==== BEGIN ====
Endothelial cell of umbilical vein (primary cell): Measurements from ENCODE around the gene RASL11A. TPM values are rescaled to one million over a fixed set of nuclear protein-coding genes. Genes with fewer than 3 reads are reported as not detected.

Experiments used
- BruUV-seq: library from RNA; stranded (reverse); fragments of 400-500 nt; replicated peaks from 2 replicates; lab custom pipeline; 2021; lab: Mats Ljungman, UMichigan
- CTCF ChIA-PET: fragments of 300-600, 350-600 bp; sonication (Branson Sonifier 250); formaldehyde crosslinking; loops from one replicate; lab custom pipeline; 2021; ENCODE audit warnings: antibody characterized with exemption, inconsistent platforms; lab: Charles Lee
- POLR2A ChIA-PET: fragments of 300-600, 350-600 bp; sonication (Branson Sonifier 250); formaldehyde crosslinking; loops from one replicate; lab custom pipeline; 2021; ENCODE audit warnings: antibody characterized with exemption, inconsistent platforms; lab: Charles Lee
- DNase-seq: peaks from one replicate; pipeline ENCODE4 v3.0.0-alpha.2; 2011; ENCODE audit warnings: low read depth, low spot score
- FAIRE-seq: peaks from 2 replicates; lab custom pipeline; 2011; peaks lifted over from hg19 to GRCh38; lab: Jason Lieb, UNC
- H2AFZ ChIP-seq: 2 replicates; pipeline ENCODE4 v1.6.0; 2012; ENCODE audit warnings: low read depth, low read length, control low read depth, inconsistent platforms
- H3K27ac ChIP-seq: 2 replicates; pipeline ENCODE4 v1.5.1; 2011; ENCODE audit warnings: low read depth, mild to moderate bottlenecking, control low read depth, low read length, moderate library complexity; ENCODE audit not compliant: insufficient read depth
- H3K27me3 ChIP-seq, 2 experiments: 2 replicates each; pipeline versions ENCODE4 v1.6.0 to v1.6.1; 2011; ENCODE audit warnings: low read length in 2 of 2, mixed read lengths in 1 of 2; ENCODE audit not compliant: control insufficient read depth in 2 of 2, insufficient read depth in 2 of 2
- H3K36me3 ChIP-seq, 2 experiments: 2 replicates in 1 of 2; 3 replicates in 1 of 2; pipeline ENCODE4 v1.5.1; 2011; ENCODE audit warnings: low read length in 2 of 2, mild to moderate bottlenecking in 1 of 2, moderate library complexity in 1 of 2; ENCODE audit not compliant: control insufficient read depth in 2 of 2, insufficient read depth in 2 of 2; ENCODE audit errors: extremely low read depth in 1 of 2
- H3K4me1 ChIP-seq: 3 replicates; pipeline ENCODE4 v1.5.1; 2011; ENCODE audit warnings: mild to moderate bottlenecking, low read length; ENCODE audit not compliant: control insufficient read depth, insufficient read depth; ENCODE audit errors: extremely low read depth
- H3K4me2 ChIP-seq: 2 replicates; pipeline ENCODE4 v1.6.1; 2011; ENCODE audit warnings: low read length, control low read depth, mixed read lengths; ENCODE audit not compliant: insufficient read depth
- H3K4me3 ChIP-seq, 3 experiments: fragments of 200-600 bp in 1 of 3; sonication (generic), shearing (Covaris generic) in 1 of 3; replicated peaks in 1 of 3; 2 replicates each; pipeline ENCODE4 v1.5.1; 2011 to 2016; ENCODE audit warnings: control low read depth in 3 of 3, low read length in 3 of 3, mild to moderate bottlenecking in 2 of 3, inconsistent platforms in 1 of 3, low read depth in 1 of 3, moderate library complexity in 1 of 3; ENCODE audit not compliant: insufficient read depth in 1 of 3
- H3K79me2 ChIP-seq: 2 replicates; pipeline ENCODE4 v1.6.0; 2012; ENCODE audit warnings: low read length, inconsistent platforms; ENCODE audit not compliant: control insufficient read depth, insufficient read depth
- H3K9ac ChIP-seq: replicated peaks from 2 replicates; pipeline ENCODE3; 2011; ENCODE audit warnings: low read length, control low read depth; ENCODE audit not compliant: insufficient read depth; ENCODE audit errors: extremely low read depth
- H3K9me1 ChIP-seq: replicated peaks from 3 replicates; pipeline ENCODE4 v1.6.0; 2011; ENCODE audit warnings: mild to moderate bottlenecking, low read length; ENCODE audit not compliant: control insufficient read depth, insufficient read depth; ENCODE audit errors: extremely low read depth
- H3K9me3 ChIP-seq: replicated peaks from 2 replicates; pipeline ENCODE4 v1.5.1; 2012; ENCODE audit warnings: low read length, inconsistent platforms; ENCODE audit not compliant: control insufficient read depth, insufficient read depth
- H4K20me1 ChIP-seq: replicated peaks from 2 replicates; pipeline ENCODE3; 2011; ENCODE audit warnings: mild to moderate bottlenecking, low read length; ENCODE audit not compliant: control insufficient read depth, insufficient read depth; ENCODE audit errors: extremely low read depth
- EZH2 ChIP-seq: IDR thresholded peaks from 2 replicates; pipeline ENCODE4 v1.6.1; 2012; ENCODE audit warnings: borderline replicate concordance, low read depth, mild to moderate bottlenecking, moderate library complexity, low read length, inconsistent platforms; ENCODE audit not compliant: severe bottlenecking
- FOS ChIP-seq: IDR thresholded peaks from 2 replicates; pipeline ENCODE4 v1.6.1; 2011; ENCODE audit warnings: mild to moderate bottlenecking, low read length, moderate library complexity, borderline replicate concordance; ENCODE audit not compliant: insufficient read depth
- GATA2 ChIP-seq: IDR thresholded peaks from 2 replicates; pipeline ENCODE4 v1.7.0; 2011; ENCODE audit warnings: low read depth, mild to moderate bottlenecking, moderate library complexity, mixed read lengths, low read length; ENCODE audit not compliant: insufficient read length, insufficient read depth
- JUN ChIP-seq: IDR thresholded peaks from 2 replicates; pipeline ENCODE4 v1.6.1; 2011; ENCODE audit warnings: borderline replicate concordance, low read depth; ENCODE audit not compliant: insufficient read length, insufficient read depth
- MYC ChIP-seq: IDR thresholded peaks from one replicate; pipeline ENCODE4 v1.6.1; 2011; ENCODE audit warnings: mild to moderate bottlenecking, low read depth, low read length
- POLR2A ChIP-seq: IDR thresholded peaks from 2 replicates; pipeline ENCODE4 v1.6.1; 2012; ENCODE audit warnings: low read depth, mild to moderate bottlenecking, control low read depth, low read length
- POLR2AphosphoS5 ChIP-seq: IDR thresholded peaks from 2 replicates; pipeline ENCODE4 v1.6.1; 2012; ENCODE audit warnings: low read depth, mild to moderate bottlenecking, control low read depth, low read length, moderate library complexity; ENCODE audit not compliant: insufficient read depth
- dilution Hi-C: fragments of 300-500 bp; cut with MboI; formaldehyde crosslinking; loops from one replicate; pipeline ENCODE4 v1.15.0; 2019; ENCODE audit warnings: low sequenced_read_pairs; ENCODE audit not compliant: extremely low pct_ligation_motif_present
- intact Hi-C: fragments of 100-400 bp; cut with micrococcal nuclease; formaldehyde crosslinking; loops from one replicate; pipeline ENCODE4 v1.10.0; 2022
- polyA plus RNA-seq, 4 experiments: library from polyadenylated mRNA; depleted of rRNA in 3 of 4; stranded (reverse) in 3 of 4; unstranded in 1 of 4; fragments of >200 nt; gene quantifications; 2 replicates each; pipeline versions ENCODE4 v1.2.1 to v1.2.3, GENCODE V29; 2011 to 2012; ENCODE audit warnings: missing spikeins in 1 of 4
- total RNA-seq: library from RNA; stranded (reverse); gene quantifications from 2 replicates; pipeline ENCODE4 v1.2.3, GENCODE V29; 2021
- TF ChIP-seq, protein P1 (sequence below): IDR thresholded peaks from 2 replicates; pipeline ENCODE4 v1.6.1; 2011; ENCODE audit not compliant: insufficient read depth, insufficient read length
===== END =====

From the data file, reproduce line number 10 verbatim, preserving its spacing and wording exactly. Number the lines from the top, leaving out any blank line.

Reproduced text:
- H3K27me3 ChIP-seq, 2 experiments: 2 replicates each; pipeline versions ENCODE4 v1.6.0 to v1.6.1; 2011; ENCODE audit warnings: low read length in 2 of 2, mixed read lengths in 1 of 2; ENCODE audit not compliant: control insufficient read depth in 2 of 2, insufficient read depth in 2 of 2